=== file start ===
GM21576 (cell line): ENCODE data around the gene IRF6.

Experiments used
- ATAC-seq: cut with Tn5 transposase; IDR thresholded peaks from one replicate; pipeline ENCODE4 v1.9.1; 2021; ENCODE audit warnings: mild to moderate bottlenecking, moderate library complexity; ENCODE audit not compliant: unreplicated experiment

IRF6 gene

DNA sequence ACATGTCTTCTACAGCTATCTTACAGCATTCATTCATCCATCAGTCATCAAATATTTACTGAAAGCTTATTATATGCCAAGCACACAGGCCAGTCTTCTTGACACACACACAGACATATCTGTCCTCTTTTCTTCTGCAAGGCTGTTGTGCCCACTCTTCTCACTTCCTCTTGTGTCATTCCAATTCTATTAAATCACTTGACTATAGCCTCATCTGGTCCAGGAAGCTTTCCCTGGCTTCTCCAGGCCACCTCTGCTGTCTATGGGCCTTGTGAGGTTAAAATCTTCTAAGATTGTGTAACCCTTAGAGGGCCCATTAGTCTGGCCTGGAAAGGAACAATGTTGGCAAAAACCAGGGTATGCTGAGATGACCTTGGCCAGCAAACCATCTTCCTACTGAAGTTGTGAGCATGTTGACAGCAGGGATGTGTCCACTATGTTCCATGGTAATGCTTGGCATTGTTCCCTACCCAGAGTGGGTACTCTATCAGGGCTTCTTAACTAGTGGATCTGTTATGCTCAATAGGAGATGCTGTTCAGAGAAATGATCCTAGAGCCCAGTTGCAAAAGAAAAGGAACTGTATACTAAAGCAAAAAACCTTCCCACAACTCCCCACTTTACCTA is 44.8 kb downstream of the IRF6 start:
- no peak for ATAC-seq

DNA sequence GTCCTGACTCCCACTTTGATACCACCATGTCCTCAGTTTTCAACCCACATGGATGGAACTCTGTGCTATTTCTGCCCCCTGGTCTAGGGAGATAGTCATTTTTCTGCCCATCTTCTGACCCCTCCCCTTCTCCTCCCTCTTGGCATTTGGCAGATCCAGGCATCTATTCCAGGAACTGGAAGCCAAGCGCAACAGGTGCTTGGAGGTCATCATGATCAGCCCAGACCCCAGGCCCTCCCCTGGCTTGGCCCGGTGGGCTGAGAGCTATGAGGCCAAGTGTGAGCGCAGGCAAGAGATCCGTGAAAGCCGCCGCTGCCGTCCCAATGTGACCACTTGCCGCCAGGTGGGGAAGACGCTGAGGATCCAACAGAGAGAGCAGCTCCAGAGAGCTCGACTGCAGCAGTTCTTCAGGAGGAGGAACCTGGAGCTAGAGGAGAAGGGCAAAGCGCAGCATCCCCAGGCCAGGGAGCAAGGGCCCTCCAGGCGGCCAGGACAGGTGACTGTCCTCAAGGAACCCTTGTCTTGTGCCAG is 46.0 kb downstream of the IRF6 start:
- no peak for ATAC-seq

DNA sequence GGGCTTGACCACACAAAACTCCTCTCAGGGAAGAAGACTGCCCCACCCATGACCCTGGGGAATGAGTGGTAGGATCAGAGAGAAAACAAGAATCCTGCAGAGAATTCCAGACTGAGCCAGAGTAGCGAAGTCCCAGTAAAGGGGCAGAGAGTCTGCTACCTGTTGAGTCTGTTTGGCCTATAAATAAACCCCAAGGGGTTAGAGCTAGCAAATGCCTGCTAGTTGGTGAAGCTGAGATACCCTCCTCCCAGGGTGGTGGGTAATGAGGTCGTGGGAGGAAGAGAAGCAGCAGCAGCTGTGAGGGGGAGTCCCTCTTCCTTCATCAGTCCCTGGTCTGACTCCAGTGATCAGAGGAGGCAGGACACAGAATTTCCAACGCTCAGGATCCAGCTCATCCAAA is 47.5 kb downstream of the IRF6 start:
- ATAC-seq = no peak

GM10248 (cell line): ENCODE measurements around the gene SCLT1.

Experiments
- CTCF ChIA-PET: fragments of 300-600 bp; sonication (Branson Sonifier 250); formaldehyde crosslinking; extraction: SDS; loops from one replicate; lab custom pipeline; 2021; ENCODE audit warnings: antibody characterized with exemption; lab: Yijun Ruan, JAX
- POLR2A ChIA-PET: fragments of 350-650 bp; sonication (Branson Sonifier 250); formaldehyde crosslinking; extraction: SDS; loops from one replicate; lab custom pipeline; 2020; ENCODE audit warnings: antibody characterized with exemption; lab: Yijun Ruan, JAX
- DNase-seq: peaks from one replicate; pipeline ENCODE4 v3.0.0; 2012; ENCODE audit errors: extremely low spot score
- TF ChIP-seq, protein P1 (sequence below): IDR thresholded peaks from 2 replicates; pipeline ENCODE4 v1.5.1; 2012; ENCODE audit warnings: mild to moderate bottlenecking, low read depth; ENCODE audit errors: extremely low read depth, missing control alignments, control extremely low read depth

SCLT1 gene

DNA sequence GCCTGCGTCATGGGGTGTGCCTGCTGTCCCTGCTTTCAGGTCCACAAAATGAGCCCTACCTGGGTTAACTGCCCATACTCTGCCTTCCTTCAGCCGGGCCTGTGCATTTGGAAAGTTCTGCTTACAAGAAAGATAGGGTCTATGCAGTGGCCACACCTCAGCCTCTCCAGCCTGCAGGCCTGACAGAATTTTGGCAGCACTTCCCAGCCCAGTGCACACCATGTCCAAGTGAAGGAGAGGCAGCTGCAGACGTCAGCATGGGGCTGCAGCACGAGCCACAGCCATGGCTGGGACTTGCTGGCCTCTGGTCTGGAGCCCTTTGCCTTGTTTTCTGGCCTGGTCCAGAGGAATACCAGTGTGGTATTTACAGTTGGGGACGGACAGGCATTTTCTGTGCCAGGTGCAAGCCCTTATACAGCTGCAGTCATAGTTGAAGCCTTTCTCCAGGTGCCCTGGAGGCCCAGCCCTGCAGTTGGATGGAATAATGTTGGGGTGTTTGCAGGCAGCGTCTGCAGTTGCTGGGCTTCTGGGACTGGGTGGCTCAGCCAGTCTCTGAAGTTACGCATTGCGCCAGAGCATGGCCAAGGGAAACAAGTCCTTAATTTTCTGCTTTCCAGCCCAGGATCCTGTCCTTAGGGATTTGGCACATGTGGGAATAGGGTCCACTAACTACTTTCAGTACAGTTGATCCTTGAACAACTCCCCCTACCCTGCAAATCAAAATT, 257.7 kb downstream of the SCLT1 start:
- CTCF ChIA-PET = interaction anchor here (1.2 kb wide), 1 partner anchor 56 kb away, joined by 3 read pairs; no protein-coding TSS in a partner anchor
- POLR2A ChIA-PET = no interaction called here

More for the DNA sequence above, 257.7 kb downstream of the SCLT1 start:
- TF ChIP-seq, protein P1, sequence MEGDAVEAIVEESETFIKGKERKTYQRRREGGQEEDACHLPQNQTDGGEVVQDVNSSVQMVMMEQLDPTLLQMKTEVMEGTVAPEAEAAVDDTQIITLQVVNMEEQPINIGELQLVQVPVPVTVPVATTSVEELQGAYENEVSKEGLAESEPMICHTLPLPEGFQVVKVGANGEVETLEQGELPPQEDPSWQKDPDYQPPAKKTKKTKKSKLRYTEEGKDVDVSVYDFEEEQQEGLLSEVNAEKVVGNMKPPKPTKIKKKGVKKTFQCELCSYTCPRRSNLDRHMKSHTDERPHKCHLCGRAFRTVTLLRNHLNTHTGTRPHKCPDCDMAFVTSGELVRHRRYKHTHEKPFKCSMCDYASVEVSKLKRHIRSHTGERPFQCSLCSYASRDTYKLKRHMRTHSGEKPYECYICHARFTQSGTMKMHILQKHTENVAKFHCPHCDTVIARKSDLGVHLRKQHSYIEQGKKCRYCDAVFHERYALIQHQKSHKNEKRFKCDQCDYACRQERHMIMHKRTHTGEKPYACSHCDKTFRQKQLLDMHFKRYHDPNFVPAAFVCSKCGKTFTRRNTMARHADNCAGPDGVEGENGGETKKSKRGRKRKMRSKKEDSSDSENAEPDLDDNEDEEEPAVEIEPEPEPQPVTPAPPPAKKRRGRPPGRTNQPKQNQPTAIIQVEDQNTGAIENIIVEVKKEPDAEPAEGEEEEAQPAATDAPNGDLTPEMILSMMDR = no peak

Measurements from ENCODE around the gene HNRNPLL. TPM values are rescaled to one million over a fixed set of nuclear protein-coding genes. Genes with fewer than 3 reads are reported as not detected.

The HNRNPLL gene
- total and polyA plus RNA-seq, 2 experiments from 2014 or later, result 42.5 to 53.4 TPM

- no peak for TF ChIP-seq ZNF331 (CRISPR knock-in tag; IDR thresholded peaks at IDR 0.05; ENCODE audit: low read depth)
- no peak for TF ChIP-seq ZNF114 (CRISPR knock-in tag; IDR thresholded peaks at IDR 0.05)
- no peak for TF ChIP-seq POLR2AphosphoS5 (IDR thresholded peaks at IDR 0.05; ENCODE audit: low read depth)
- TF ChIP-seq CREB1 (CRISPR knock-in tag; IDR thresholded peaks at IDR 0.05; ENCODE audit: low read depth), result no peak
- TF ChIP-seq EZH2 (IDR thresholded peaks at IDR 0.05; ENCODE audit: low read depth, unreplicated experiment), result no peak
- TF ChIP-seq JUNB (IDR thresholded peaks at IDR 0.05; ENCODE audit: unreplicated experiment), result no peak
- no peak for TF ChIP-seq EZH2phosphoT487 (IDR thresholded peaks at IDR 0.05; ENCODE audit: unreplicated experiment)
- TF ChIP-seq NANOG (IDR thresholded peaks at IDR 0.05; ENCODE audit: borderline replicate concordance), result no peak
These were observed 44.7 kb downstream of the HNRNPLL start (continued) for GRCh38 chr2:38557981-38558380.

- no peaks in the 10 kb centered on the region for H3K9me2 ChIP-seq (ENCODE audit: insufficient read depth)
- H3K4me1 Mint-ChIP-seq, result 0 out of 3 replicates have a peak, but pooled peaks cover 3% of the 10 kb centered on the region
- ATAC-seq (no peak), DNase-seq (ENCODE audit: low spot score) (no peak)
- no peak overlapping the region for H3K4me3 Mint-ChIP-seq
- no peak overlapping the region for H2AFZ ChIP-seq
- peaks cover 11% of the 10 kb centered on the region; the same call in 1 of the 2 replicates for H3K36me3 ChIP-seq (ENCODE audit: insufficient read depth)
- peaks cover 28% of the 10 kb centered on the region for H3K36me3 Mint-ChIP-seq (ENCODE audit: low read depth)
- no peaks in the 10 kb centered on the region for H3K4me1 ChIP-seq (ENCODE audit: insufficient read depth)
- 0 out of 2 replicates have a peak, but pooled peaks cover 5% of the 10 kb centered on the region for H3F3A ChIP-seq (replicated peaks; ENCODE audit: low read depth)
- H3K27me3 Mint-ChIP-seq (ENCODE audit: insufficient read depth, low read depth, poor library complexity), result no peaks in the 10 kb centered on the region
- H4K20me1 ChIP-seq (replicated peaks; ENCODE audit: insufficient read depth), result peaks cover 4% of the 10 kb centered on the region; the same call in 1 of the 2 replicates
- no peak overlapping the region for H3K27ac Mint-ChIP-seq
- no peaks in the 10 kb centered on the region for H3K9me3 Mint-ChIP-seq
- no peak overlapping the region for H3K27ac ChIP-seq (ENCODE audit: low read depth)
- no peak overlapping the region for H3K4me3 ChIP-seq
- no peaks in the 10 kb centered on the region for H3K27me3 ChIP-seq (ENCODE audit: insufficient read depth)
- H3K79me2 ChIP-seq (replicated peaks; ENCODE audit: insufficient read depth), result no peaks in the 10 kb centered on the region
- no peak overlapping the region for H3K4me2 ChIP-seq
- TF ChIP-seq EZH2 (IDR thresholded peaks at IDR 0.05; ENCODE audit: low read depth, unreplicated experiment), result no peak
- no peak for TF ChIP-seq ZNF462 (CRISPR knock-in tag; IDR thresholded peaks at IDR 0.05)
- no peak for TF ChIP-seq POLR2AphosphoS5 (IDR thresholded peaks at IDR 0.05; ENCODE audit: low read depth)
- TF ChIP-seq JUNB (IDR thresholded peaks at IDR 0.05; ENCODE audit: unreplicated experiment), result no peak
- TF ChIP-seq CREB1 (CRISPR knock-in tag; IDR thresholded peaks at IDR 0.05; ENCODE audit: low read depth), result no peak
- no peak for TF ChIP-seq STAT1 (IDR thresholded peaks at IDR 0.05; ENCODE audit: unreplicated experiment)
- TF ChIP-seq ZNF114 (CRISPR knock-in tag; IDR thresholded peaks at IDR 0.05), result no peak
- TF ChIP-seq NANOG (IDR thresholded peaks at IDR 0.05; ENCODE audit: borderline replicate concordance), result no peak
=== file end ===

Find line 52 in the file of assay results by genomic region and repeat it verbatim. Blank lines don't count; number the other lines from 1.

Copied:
- no peak overlapping the region for H3K4me2 ChIP-seq